It has been SO long. The last four months have been filled with some amazing travel, very special time with family and dear friends, and the food. . . Oh the food. So much to tell. I also discovered that I am quite a grouchy person if I don’t have a creative “outlet.” Just ask my mother, I am a demanding first child. Or better now, ask my husband. But to just cook and move on is not enough. So in taking a “little break” from “the blog” to do “other things,” I found a growing urge to order executions without trial. Wait, sorry, my inner-Spanish-dictator taking over. Anyway, all you mommys understand, Mommy needs a little time to enjoy what makes me tick. And tock.
So, in getting back to sharing my love for food, wine, and art, I thought I’d share a simple recipe that has its roots in my lifelong love for food and tradition.
As we do at the end of every summer, we spent a beautiful weekend on the Western Slope of Colorado visiting my grandparents, the great-grandparents to our girls. It’s a very special time, and when we are in Cedaredge, CO, with Grandma and Grandad Dickerson, there are peaches to be picked!
There was a frost during springtime this year, so the crop for Palisade peaches was pretty sparse (and you should have seen the price/pound!). But Cedaredge is at a much higher elevation, so the fruit trees don’t blossom until later, and in this case, they missed all that cold weather. My grandparents’ trees were laden with delicious, high altitude fruit. One of these days, we should really keep track of how much we pick, but this year it ended up being boxes and boxes, and “hey, how much room do you have in your car” kind of quantity.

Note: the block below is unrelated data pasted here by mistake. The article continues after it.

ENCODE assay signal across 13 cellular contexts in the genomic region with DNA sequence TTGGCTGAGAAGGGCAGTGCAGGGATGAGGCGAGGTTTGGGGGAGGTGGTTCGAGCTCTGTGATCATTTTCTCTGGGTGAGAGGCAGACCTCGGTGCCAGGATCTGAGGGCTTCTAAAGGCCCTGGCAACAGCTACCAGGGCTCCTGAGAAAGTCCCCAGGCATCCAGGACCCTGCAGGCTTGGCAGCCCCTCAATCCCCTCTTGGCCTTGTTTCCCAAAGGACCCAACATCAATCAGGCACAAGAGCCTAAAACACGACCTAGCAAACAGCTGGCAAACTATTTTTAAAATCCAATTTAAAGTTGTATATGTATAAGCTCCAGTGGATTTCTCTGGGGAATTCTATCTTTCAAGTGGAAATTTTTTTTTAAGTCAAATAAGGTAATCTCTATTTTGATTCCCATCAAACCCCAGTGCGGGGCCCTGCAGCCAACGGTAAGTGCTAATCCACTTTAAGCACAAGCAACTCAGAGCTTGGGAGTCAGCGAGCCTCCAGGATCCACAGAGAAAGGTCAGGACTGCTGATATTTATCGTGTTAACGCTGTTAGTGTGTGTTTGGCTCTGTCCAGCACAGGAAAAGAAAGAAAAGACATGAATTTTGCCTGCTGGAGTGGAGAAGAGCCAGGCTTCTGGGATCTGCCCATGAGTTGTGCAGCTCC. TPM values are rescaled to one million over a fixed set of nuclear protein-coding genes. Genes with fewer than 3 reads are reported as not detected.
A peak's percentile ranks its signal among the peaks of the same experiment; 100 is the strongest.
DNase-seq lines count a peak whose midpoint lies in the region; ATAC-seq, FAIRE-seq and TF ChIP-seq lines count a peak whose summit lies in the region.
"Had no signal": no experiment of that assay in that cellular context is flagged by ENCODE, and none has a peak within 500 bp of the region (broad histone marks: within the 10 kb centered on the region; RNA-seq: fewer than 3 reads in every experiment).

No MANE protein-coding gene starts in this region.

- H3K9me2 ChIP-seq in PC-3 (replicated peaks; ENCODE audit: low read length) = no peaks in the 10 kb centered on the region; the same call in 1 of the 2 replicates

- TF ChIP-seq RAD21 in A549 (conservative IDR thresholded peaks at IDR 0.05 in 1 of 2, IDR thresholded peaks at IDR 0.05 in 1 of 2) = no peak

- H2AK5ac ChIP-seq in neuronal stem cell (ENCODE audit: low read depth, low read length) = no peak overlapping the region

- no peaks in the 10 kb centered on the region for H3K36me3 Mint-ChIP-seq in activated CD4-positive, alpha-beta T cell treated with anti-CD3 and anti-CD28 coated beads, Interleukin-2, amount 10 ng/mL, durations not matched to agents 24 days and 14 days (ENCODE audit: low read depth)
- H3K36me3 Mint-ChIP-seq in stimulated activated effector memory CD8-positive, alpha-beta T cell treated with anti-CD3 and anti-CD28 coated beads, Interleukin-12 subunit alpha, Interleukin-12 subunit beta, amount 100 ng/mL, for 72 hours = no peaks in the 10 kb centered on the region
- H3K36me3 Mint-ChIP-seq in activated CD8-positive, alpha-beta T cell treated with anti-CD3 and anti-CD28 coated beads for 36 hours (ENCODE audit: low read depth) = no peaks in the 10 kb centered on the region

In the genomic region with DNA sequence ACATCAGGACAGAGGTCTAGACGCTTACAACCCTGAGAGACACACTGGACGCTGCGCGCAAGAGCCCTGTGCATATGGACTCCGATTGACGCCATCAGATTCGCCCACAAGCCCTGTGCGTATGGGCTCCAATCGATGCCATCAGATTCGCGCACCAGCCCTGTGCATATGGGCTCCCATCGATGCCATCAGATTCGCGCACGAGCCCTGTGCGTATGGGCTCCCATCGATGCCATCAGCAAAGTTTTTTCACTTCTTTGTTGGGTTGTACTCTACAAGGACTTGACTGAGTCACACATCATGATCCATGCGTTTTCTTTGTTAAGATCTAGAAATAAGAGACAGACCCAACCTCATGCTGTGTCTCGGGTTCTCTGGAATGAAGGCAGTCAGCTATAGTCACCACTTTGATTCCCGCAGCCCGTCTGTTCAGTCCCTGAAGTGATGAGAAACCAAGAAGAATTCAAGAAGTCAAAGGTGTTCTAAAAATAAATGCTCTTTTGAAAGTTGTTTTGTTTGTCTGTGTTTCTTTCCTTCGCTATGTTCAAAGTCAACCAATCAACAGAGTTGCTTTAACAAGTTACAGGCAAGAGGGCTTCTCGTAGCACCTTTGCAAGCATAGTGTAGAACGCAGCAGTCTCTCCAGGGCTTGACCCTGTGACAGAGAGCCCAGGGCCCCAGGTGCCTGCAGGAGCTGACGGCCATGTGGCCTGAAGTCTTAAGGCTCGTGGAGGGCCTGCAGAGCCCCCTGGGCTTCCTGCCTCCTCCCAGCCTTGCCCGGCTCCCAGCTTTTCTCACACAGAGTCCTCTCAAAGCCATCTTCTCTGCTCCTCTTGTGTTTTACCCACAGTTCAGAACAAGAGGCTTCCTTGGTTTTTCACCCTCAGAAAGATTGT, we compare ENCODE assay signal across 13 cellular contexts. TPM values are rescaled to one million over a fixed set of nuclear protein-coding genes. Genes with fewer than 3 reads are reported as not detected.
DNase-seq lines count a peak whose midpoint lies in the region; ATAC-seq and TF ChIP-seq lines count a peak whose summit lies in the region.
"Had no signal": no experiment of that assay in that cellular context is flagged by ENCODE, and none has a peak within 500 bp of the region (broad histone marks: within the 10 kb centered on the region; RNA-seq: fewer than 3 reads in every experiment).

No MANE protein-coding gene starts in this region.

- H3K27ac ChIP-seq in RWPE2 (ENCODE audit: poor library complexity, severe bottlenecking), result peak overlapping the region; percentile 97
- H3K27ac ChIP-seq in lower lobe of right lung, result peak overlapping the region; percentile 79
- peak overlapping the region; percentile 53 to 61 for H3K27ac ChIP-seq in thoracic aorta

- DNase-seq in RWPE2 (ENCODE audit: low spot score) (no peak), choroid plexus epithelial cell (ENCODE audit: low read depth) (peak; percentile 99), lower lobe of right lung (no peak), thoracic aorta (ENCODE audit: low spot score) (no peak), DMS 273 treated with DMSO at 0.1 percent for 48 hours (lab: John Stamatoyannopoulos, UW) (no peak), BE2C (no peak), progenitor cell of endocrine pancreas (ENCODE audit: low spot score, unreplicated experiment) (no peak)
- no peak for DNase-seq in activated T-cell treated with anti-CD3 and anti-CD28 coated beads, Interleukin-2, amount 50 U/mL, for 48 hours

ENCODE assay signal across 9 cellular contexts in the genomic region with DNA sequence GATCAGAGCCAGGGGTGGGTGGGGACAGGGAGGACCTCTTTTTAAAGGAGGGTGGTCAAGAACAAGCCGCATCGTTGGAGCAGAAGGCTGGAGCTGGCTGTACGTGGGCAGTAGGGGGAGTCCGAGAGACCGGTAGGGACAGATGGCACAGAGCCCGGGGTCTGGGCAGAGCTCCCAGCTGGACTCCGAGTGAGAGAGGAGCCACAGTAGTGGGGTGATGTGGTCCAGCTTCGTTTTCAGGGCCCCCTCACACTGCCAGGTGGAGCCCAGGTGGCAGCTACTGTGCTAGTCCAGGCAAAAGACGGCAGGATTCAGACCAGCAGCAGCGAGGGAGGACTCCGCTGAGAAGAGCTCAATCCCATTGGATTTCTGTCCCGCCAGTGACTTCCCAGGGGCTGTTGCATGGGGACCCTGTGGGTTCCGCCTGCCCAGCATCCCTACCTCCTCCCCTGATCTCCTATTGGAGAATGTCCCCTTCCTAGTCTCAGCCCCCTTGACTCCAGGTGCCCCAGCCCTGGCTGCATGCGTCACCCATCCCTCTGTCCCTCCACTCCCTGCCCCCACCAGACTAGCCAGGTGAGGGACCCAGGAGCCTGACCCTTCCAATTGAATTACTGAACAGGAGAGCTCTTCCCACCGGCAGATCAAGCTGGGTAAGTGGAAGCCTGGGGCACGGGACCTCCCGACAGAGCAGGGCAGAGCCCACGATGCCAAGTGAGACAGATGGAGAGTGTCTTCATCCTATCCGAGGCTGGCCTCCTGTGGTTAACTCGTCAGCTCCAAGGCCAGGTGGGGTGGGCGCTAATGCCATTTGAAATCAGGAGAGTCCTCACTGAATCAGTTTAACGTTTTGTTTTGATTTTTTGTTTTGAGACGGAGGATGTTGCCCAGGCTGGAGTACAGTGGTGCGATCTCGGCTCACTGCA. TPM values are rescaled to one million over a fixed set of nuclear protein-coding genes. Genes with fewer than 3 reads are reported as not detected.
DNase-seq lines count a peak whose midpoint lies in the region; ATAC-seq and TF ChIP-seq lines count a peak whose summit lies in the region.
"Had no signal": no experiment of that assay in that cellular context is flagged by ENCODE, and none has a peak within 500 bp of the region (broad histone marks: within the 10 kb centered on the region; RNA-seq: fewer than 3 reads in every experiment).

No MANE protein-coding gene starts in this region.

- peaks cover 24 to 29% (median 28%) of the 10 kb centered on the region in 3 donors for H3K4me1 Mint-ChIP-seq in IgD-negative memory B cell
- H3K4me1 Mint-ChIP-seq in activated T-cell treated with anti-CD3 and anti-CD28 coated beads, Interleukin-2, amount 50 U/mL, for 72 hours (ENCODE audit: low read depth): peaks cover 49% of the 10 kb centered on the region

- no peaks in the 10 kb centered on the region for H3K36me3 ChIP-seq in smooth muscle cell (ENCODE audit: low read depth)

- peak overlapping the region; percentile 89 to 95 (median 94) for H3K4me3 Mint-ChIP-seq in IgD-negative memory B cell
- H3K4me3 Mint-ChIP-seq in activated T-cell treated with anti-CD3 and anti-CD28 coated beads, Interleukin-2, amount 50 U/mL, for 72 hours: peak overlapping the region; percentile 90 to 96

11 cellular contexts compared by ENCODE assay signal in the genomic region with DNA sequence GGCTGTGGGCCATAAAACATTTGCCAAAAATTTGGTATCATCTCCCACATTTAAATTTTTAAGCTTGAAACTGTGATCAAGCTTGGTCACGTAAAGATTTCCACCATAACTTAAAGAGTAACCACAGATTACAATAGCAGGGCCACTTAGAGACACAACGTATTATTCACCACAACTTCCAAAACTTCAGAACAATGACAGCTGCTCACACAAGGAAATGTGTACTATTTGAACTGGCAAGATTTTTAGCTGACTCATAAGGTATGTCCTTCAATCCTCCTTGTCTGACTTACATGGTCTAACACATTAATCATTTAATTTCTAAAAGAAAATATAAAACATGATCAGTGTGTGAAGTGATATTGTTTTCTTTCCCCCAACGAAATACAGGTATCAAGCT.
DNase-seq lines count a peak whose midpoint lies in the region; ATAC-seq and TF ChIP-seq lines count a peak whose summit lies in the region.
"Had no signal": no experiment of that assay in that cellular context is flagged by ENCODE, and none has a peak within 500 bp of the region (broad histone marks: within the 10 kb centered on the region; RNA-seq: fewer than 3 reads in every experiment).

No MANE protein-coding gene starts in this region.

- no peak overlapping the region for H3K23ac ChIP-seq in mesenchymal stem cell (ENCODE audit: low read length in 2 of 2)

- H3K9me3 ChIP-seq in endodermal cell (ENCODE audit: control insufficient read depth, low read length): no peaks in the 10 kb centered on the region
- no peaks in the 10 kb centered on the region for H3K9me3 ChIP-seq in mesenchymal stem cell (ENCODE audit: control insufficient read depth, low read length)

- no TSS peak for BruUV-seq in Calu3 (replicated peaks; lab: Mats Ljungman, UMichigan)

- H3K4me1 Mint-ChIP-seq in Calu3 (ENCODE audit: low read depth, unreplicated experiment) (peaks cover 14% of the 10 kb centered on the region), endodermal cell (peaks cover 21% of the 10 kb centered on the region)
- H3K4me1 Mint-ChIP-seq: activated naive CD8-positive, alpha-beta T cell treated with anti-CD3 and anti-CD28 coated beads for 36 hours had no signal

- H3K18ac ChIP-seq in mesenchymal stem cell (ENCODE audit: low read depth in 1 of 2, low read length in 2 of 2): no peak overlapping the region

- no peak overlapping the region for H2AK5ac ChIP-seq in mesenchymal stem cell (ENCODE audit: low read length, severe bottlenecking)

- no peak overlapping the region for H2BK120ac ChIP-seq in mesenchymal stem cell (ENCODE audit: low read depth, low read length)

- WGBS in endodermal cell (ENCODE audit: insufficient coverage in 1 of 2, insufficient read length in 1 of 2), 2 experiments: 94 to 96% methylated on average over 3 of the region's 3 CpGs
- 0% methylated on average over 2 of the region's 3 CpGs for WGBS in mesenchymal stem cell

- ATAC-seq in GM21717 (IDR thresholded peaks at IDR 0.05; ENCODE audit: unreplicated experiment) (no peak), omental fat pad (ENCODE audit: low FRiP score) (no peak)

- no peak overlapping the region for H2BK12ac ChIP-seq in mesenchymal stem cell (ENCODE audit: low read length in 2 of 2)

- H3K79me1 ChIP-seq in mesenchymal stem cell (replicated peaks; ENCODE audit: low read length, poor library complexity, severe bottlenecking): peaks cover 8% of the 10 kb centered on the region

We hauled off quite the load, and we made lots of peach jam, my sister Emily and my mom made the most delicious peach leather, and they even canned several jars of halved peaches. But we all agree, eating those peaches fresh is probably the ultimate treat. And slicing them into a galette is one of my favorite uses of a few fresh peaches. The flavor becomes more intense with a little roasting, and the super rustic crust highlights the simple yet delicious fruit.
recipe by Stephanie Kunstle
Note: the beauty of a galette is that it’s pretty hard to “mess up!” It’s what you do with the fruit on the counter that’s ready to eat, so just make your pastry dough, and then sweeten the fruit a little (how much does depend on how sweet it already is), and bake it to imperfect perfection.
- one recipe for pastry dough HALVED (the full recipe makes enough for 2 crusts, and you just need one for this)
- 5-6 peaches, sliced, skins kept on
- 1 Tbsp. cornstarch
- about 1/2 cup of sugar (I used a lavender scented sugar that was on hand, and it was a fun twist, but any sugar will do).
- parchment paper
- milk (not skim) or table cream for brushing on the crust
- Preheat oven to 375°F.
- Combine sliced peaches, sugar, and cornstarch in a bowl.
- On a floured surface, roll out your pastry dough to about 1/8 inch thick.
- Transfer dough to a jelly roll pan covered in parchment paper
- Arrange fruit in the center of the dough, leaving about 3 inches of space around the edges.
- Fold the edges in, overlapping when needed, to form a rough crust.
- Brush the crust with the milk/cream.
- Bake at 375°F until fruit juices bubble and the crust is brown (30-40 minutes, or so, depending on your elevation).
- I like to cool my galette on a large wooden cutting board — it allows for cooling and I like serving it this way, plus there’s less chance of breaking or dropping the galette while transferring to a cooling rack and serving dish (risks I personally like to avoid).
- Serve with a little whipped cream or sweet cream ice cream.